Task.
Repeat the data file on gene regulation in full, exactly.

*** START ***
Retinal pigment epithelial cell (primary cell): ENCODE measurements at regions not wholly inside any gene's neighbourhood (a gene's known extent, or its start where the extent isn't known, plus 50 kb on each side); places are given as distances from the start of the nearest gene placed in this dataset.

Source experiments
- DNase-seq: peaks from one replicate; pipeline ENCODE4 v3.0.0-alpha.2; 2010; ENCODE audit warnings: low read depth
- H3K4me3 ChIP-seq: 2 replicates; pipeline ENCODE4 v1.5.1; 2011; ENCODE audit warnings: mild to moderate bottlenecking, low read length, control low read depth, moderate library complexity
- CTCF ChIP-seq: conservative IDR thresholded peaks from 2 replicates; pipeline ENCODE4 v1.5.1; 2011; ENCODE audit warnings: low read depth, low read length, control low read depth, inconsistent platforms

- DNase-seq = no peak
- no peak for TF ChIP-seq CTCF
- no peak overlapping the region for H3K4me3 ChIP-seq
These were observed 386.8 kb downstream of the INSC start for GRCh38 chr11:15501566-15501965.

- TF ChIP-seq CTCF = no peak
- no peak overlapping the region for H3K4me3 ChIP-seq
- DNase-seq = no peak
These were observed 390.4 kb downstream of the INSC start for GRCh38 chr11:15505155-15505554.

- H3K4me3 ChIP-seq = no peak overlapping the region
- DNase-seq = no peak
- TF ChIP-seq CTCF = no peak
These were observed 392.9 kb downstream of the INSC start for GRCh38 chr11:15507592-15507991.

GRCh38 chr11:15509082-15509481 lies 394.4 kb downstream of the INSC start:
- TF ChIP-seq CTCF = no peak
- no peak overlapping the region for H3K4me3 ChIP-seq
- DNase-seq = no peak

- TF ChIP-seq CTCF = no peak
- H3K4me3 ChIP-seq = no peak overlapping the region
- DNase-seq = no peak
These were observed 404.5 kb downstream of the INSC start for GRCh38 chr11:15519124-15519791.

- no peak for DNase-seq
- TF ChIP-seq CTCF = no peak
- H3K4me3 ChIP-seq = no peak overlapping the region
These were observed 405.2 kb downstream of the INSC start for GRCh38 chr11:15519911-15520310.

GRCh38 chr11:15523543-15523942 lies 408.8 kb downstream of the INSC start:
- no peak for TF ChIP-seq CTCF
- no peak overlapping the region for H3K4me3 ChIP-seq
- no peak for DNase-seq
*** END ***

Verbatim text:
Retinal pigment epithelial cell (primary cell): ENCODE measurements at regions not wholly inside any gene's neighbourhood (a gene's known extent, or its start where the extent isn't known, plus 50 kb on each side); places are given as distances from the start of the nearest gene placed in this dataset.

Source experiments
- DNase-seq: peaks from one replicate; pipeline ENCODE4 v3.0.0-alpha.2; 2010; ENCODE audit warnings: low read depth
- H3K4me3 ChIP-seq: 2 replicates; pipeline ENCODE4 v1.5.1; 2011; ENCODE audit warnings: mild to moderate bottlenecking, low read length, control low read depth, moderate library complexity
- CTCF ChIP-seq: conservative IDR thresholded peaks from 2 replicates; pipeline ENCODE4 v1.5.1; 2011; ENCODE audit warnings: low read depth, low read length, control low read depth, inconsistent platforms

- DNase-seq = no peak
- no peak for TF ChIP-seq CTCF
- no peak overlapping the region for H3K4me3 ChIP-seq
These were observed 386.8 kb downstream of the INSC start for GRCh38 chr11:15501566-15501965.

- TF ChIP-seq CTCF = no peak
- no peak overlapping the region for H3K4me3 ChIP-seq
- DNase-seq = no peak
These were observed 390.4 kb downstream of the INSC start for GRCh38 chr11:15505155-15505554.

- H3K4me3 ChIP-seq = no peak overlapping the region
- DNase-seq = no peak
- TF ChIP-seq CTCF = no peak
These were observed 392.9 kb downstream of the INSC start for GRCh38 chr11:15507592-15507991.

GRCh38 chr11:15509082-15509481 lies 394.4 kb downstream of the INSC start:
- TF ChIP-seq CTCF = no peak
- no peak overlapping the region for H3K4me3 ChIP-seq
- DNase-seq = no peak

- TF ChIP-seq CTCF = no peak
- H3K4me3 ChIP-seq = no peak overlapping the region
- DNase-seq = no peak
These were observed 404.5 kb downstream of the INSC start for GRCh38 chr11:15519124-15519791.

- no peak for DNase-seq
- TF ChIP-seq CTCF = no peak
- H3K4me3 ChIP-seq = no peak overlapping the region
These were observed 405.2 kb downstream of the INSC start for GRCh38 chr11:15519911-15520310.

GRCh38 chr11:15523543-15523942 lies 408.8 kb downstream of the INSC start:
- no peak for TF ChIP-seq CTCF
- no peak overlapping the region for H3K4me3 ChIP-seq
- no peak for DNase-seq